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Recommended Reading

Brodie, Richard. Virus of the Mind: The New Science of the Meme (Integral Press, 1996). My own book, the first book published on the science of memetics. I highly recommend it, but then, I guess I'm a little biased. Warning: contains a live mind virus! You can read the introduction for free right now, or Click HERE to order paperback!

evolution of memes

Blackmore, Susan. The Meme Machine (Oxford, 1999). In the most exciting memetics book to come out in years, Susan Blackmore extends the memetics model back into its murky origins and out into an uncertain future. If there were just one really pithy idea in here to make me think about whole new applications of memetics, I'd tell you to buy this book. If it was just a fleshed-out summary of the best ideas in memetics, including Dennett's, Dawkins's, and my own, I'd tell you to buy this book. If it simply related the academic origins of cultural evolution to modern memetic theory, I'd tell you to buy this book. But Blackmore does all this and more. The Meme Machine is a must-read for anyone serious about memetics. Was the evolution of altruism, one of the most hotly debated topics in evolutionary biology, actually driven by meme evolution? Blackmore makes a case that it might have been. How about our big brains? More than just a survival aid, Blackmore shows how brain size selection might have been driven by -- you guessed it -- memes! This book is such a work of thought and love that I can even forgive Dr. Blackmore for dismissing my entire philosophy of life in two words (p. 241). As Oscar Wilde said, the only thing worse than being talked about is not being talked about. Blackmore's background in the study of parapsychology gives her a good step or two outside the ivory tower, which seems valuable to gain a healthy perspective on memetics. And she ends her book as I did mine, with an unavoidable inquiry into the meaning of life. If self is an illusion -- if ego is merely an artifact of evolution -- what is to be done? While she doesn't purport to come up with the answer, she, like me, suggests that we all ask ourselves the question. Click HERE to order hardcover!

Csikszentmihalyi, Mihaly. The Evolving Self (HarperCollins, 1993). Dr. C presents his thoughts on the future as seen through the theory of memetic evolution, with some breakthrough ideas about how individuals can work alone or together to combat unchecked meme evolution. Together with his earlier book Flow, it gives abundant insight into the true secrets of existence. Click HERE to order paperback!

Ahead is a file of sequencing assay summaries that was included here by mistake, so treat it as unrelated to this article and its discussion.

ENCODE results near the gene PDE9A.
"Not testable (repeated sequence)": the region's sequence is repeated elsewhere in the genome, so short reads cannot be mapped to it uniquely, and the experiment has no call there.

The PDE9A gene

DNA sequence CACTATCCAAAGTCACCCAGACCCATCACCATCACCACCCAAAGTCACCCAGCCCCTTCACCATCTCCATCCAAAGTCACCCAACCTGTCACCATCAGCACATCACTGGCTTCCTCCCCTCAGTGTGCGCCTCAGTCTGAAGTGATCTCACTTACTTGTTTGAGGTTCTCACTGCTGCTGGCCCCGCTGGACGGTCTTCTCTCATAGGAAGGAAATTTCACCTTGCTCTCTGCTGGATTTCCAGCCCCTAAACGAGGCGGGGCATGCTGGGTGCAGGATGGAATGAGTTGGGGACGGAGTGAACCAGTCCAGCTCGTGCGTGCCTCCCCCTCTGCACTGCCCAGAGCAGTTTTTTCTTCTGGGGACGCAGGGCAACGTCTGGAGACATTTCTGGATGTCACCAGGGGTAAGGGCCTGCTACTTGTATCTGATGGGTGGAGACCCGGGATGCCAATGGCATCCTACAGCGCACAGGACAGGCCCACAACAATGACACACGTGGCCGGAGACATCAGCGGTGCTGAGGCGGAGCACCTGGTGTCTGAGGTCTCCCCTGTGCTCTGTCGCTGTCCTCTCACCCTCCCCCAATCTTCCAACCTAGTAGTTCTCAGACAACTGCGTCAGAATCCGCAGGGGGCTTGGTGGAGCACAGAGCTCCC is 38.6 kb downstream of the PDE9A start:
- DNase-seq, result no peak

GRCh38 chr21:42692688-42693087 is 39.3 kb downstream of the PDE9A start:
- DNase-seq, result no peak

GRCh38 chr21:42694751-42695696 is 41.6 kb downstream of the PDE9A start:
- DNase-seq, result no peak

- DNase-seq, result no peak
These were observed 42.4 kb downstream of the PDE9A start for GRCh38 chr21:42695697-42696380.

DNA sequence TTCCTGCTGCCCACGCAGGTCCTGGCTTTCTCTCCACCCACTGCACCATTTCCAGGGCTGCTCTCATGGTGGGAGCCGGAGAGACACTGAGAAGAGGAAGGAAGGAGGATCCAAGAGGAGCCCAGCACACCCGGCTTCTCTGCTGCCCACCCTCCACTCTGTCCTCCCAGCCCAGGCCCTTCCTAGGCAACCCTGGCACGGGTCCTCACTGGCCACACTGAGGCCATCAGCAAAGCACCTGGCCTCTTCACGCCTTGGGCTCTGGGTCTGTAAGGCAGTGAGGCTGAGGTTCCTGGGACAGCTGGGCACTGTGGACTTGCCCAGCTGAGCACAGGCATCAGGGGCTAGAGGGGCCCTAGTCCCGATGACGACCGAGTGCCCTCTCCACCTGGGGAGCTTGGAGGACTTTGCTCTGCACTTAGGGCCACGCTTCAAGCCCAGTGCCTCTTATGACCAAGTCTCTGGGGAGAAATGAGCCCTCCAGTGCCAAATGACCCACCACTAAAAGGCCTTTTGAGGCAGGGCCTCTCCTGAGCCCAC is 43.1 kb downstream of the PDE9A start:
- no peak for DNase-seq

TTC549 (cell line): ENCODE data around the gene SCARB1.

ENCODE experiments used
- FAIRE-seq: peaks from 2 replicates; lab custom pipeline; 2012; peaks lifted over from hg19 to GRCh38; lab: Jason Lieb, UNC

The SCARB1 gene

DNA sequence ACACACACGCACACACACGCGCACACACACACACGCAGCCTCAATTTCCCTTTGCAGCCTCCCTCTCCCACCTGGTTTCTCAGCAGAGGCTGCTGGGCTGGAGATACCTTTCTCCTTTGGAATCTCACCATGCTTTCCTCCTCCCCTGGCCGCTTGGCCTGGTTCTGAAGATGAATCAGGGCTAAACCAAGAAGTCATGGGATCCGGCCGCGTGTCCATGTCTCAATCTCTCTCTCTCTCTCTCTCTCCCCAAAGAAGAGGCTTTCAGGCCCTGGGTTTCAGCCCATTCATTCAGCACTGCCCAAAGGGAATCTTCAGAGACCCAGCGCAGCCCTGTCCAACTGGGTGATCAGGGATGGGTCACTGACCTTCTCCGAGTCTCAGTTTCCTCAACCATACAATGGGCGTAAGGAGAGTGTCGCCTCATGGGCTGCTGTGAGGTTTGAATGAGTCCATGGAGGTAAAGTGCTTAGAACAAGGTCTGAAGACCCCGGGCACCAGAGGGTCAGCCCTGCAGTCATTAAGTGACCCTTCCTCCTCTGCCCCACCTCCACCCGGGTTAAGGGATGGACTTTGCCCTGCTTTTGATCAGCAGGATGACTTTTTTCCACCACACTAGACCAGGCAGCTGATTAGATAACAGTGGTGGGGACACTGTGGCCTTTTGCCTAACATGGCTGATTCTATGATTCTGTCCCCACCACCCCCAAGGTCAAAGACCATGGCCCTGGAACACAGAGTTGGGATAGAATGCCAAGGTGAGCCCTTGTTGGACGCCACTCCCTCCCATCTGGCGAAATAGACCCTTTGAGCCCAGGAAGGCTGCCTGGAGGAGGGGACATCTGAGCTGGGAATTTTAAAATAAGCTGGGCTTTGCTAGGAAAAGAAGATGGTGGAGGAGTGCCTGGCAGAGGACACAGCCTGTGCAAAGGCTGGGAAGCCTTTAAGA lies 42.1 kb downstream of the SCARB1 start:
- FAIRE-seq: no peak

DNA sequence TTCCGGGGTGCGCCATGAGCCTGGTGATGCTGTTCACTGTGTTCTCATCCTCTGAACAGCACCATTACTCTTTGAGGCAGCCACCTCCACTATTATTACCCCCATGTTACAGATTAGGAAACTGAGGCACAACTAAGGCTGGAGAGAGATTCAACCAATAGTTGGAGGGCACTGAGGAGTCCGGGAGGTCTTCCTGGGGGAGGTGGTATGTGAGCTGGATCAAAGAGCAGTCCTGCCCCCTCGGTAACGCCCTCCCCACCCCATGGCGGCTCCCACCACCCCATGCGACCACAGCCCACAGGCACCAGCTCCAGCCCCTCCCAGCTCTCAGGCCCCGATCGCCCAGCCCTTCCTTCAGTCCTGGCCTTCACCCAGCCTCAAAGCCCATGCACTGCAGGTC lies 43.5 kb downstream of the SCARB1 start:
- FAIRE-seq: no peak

biological evolution

Dawkins, Richard. The Blind Watchmaker (Norton, 1986). A convincing argument for evolution of species by natural selection, including merciless attacks on creationists and other non-Darwinian heretics. Click HERE to order paperback!

Dawkins, Richard. River Out of Eden: A Darwinian View of Life (Basic Books, 1995). The executive summary of the state of the art in evolutionary biology. If you’ve only got a couple of hours to learn about evolution, this is the book to read. Click HERE to order paperback!

Dawkins, Richard. The Selfish Gene, New Edition (Oxford University Press, 1989). Brilliant explanation of the selfish-gene concept. The first book to describe the concept of the meme. Click HERE to order paperback!

Dennett, Daniel C. Darwin’s Dangerous Idea: Evolution and the Meanings of Life (Simon & Schuster, 1995). A lucid, thorough, and brilliant exploration of universal Darwinism: how evolution by natural selection can and does apply to all aspects of the universe. Click HERE to order paperback!

Plotkin, Henry. Darwin Machines and the Nature of Knowledge (Harvard University Press, 1993). Meaty and intellectual exploration of the evolutionary basis of knowledge and learning, a subject known as evolutionary epistemology. Click HERE to order hardcover! Click HERE to order paperback!

computer evolution

Drexler, K. Eric. Engines of Creation: The Coming Era of Nanotechnology (Anchor, 1987). The founder of the field of nanotechnology wrote this masterpiece, surely one of the best science books ever written on any subject. He even has a few paragraphs on memes! As you read this book, you find yourself drawn into Drexler's excitement about the technological utopia he predicts. We will live forever, be disease-free, and have nanomachines do everything for us. That is, until the nanoviruses appear... Click HERE to order paperback!

Levy, Steven. Artificial Life (Vintage Books, 1992). Levy presents a fascinating roundup of the state of the art in this new field of computer science, complete with interviews with some colorful personalities and their pet projects. A must for cyberculture groupies and followers of cutting-edge thought. Click HERE to order paperback!

evolutionary psychology

Bloom, Howard. The Lucifer Principle: A Scientific Expedition into the Forces of History (Atlantic Monthly Press, 1995). A look at how memetic "superorganisms" evolve to take advantage of man's animal instincts, chief among them the "us-vs.-them" instinct. Comparing present society to past and primate, Bloom leaves us wondering if we've come very far and worrying about where we're going. Click HERE to order hardcover! Click HERE to order paperback!

Buss, David M. The Evolution of Desire (Basic Books, 1994). A clear exposition of the mating-strategy aspect of evolutionary psychology, backed up by impressive academic studies. Don't you want to know what the most effective tactics are for men and women at singles bars? They are quite different. Click HERE to order paperback!

Wright, Robert. The Moral Animal: Why We Are the Way We Are: The New Science of Evolutionary Psychology (Pantheon, 1994). Incisive examination of the divergent evolution of male and female mating strategies, combined with a biography of Darwin. Click HERE to order paperback!

men’s and women’s roles

Gray, John. Men Are from Mars, Women are from Venus (HarperCollins, 1992). A practical, straightforward book explaining the differences in men’s and women’s needs and communication styles in relationships. Click HERE to order hardcover!

cultural viruses